Do Not check retention by holstering the pistol and flipping it upside down and shaking the rig. Lots of holster companies use this method to demonstrate positive retention and it is very misleading and potentially dangerous. There is also almost no scenarios that mimic this behavior in live day to day carry. If it wont come out of the holster when it is not on your person, attempting to draw the firearm when it is against your body could prove to be very challenging and maybe unachievable. If you can shake the pistol out you are now in a situation where you have to catch your firearm or it is tumbling out onto whatever surface is below it. This is just poor practice for handling a fire arm even if it is completely unloaded.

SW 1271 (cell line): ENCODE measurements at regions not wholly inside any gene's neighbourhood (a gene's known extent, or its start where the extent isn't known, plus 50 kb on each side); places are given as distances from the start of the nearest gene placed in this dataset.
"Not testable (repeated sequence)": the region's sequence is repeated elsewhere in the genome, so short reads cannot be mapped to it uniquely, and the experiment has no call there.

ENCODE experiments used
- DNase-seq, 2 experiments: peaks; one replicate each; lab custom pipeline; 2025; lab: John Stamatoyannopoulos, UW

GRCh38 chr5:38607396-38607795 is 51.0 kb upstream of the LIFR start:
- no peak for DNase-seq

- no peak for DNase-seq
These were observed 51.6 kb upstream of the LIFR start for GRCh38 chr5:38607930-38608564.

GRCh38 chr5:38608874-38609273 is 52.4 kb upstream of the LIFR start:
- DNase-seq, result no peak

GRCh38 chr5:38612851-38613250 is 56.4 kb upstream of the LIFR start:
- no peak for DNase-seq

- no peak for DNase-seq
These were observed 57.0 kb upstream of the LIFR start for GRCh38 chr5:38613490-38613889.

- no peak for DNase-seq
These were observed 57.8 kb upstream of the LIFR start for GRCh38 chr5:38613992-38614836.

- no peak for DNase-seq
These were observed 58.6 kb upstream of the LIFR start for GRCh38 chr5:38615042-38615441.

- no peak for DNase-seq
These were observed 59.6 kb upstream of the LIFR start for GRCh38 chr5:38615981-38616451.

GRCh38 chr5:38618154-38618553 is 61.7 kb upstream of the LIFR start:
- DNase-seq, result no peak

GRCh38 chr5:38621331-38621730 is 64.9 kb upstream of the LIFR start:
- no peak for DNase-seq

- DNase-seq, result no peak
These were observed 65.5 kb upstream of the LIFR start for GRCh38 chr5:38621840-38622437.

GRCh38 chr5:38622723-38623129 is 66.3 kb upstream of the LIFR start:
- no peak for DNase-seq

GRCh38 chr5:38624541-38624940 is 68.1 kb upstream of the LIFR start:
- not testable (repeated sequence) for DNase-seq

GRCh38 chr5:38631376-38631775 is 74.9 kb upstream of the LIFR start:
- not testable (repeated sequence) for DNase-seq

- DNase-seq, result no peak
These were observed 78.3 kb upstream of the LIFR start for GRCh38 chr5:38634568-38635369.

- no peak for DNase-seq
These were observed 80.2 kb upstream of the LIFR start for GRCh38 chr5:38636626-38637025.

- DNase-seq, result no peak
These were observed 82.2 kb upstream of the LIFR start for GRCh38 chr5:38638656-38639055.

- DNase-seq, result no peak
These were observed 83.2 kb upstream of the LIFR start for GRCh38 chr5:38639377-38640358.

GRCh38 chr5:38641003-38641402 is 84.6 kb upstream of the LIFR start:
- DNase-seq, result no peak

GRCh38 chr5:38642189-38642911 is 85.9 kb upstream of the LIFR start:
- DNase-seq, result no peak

Some pistols and/or Rigs (Rig= Any combo of Pistol and/or Light/laser, and/or optic) are just very wide. Other folks choose to wear the holster in such a way that more space is needed to draw and holster their firearm. When this occurs a double spacer may be needed to create the room needed to improve fit. This is when two spacers of whatever size combination are stacked. Some of these may need a longer screw than is normally provided in the included parts pack. For expedience and cost savings you can go to your local hardware store and look at their selection of 8/32 screws. It will be important to match the head type as best you can. In many instances only one side of the shells will need the extra space and in more cases than not, the extra space is needed for a rail mounted light/laser.